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Pilots Tips: Learn how to be a better pilot and develop your skills

Aviation Training | December 28, 2020

Flying the globe under the control of some of the world's most advanced aircraft is, for many, their dream job. But the path to a career as a pilot is not an easy one, with many obstacles to overcome. Here are some pilots tips to get started.

Making yourself a better pilot is something every professional pilot constantly strives to work on. Is there a magic list of things to do to master the skills? Not right. Every pilot is different and there is no specific personality or skill set required that you require to become a good pilot. What distinguishes the great from the average is a constant evolution. We've put together our list of pilots’ tips to make you a better pilot.

 

5 Top Pilots’ Tips

1. Get into “airplane mode”

Before you attach yourself to the plane and take off, give your flight some thought and planning. Just like the "Airplane Mode" button on your smartphone, you just switch your brain to planes. Do not think of anything other than your flight. One of the best pilot tips is not to let life distract you or get in the way of a good flight. If you can't clear your mind of disturbing thoughts and don't feel that your head is in the game, don't fly.

2. Fill the holes in your knowledge

It is a pity that we, as human beings, are not a computer full of knowledge. Our brains are great things but sometimes, we come across something that we don't understand or don't quite remember. If you are not sure about something, double-check it and make sure you know the answer 100 percent. Good pilots will never assume.

3. Be precise

In aviation, precision when it comes to flying makes the difference between piloting an aircraft a certain way and flying it roughly. By striving for precision airspeed, altitude, and positions, the aircraft is just where you want it. While determining a "precise" number is extremely difficult and nearly impossible, striving for it is always better than getting an "approximate", because that's not how a plane is supposed to fly.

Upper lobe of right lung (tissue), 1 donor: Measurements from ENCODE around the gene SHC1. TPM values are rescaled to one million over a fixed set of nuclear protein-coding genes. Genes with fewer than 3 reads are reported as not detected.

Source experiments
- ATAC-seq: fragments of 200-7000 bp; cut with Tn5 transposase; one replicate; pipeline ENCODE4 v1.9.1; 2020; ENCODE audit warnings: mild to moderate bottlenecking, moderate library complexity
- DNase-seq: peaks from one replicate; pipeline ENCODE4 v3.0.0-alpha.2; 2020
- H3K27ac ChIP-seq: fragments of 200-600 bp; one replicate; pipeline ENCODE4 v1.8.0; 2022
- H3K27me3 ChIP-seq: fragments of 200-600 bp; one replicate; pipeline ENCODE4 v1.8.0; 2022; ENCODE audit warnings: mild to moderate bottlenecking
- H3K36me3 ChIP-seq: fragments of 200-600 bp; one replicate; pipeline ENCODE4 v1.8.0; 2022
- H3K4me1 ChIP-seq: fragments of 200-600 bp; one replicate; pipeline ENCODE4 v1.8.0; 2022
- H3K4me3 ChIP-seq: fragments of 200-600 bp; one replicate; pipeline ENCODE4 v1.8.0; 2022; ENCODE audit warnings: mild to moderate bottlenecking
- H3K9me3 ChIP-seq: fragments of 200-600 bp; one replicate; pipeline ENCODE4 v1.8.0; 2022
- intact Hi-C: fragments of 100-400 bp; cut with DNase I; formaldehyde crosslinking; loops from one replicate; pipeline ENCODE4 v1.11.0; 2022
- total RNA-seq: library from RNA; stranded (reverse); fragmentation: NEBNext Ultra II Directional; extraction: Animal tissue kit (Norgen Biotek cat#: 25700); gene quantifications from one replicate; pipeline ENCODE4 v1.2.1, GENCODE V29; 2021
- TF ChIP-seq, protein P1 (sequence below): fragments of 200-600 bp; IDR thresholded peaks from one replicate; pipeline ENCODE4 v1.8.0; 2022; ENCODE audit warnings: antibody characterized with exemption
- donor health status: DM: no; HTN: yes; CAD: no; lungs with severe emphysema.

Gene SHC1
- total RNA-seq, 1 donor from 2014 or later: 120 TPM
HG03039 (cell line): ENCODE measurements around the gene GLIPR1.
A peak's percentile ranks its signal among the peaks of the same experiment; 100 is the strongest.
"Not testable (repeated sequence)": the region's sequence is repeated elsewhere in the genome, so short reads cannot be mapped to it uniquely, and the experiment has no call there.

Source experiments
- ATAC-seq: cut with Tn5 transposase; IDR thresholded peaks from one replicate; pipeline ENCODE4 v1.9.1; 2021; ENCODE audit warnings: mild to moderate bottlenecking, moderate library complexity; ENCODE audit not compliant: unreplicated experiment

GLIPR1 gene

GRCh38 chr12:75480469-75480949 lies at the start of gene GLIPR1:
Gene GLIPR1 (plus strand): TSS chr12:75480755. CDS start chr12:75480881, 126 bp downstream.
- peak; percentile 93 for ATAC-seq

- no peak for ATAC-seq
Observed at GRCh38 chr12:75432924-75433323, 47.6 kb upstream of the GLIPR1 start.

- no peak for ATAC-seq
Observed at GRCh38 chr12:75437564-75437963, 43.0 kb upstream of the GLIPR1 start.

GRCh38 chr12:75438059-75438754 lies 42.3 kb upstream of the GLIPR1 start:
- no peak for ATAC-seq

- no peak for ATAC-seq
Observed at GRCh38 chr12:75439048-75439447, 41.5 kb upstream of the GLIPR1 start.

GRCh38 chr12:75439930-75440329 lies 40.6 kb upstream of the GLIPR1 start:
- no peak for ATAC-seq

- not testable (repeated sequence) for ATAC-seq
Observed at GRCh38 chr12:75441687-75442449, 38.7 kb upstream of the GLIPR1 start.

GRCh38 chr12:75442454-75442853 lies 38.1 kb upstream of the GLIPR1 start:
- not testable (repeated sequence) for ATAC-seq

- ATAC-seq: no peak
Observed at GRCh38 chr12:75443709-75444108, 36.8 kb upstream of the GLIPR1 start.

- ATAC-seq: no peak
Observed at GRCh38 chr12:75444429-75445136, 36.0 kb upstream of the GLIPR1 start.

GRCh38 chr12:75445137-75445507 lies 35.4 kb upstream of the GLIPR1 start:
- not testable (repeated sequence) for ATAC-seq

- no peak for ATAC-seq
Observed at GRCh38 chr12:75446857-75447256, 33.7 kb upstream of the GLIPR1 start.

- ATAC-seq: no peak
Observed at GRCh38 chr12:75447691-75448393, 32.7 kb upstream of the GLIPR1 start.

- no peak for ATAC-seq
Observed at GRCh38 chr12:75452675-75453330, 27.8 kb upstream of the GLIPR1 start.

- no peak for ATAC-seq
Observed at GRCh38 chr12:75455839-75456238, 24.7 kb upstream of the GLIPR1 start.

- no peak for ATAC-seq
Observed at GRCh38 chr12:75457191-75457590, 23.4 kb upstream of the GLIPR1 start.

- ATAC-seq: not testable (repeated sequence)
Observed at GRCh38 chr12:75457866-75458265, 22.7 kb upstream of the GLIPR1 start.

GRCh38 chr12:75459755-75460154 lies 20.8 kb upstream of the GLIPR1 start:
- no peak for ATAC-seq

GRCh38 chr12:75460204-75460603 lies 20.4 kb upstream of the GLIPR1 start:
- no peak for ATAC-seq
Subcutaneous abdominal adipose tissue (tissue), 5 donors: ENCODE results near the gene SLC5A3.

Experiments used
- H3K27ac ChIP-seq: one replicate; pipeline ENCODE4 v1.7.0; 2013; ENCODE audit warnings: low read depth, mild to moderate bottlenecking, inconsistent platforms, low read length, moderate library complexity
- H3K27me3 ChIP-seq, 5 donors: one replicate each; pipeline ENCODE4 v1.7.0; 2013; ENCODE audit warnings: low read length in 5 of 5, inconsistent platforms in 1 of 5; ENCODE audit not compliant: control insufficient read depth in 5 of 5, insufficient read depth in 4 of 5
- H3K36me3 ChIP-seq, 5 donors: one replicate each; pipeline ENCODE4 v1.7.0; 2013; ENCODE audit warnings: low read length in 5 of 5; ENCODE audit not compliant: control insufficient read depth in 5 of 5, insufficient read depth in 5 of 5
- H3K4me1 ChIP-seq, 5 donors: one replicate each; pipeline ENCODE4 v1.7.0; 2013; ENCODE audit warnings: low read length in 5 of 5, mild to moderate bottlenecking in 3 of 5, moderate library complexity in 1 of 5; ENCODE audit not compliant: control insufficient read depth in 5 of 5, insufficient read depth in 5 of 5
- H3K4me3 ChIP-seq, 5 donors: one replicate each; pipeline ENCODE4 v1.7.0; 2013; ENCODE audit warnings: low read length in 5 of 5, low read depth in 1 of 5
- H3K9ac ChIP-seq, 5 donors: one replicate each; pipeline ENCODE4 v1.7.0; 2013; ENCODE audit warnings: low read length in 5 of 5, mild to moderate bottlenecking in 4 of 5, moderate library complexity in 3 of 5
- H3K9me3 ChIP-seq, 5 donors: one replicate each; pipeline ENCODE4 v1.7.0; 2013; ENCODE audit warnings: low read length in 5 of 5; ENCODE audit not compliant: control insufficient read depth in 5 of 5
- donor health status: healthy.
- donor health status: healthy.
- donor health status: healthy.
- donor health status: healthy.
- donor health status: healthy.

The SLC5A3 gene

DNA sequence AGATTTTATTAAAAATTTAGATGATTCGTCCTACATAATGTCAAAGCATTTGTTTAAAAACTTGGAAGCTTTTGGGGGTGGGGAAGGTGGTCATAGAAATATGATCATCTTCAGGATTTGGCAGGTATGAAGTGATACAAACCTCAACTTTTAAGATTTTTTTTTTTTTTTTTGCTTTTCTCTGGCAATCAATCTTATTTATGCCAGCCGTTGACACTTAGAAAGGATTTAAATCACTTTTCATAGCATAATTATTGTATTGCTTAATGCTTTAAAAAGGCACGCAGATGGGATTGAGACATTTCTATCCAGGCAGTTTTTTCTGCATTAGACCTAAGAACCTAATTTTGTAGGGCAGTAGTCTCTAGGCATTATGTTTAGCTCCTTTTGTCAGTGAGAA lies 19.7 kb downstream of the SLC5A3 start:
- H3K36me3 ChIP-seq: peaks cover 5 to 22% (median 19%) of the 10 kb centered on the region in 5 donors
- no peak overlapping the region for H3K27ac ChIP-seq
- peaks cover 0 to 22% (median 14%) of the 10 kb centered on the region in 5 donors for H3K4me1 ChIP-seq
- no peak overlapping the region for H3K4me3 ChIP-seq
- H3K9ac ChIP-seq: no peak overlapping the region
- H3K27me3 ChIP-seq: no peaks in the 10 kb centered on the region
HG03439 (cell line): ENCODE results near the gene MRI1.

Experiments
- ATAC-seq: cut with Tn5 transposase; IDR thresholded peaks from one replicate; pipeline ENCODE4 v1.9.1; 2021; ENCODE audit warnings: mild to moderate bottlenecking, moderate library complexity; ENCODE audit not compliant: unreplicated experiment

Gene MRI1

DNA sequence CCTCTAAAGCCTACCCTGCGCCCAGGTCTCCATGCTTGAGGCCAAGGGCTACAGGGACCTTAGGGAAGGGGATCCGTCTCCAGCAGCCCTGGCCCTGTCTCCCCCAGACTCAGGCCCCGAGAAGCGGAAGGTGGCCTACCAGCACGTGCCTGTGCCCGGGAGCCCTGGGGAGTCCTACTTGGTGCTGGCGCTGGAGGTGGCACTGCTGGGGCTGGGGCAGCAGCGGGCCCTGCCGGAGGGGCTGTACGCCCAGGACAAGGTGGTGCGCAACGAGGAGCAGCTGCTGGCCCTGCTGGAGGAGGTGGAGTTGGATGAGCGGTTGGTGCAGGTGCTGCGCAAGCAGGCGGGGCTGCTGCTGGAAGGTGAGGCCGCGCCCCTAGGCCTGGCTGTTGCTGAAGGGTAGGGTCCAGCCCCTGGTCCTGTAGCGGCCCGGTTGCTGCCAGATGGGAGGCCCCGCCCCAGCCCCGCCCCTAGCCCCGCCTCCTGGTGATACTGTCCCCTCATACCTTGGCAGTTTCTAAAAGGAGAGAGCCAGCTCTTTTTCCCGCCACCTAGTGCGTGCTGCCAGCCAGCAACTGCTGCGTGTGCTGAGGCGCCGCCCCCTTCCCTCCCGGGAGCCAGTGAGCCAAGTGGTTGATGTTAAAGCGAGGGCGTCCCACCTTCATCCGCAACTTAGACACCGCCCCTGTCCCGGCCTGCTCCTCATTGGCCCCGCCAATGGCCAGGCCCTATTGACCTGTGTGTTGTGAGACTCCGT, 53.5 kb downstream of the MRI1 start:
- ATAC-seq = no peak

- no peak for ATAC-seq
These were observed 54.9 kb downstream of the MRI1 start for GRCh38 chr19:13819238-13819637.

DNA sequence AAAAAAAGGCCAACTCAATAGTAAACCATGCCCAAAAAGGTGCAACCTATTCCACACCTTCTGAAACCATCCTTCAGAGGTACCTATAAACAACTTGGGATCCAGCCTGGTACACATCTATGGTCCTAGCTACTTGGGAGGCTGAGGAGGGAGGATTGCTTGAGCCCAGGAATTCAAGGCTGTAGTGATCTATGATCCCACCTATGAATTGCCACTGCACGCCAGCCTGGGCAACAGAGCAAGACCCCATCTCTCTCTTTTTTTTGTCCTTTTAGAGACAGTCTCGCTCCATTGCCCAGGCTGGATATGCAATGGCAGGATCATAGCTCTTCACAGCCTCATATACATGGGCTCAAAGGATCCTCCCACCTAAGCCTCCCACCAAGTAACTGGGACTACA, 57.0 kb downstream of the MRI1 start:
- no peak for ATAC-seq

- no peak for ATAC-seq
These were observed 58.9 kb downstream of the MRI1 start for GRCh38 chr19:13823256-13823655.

4. Be smooth and love your airplane

It is unlikely that the smoothly steered plane will find itself in the wrong place. Airplanes do not react well to disturbing flight. Acting smoothly and precisely means that changes in posture, strength, and formations are made through many moves, which are woven together into one big change rather than one big change made all at once. Lots of smooth movements will reduce your chances of over-shooting this position to nearly zero.

5. Understand the airplane’s aerodynamics

Most pilots will have a basic knowledge of why the plane flies and how it works; However, few of them will have a deep understanding of the subtle differences that tie so many aerodynamic factors together, leading to flight. You don't have to go for an aerospace engineering degree, but you should read about the effects of the angle of attack and the implications of the way control surfaces alter the wing and tail cams.

While this is not a complete list of a magic set of strategies to practice, it is a good start! By the time you get over these tips, you'll likely have stumbled upon your own tips along the way.

 

How to be a better pilot?

The basic fact that much of this “Make Yourself a Better Pilot” advice has been brought forward to generation after generation of pilots. One of the golden pilots tips is that coaches find many of the same problems passed on through those generations, same as 30 years ago. Therefore, the concept behind this list is simple: if you follow all or most of them, your skill will improve dramatically. It's no more complicated than that and never was.

 

Understand what "planning ahead" actually means for each flight situation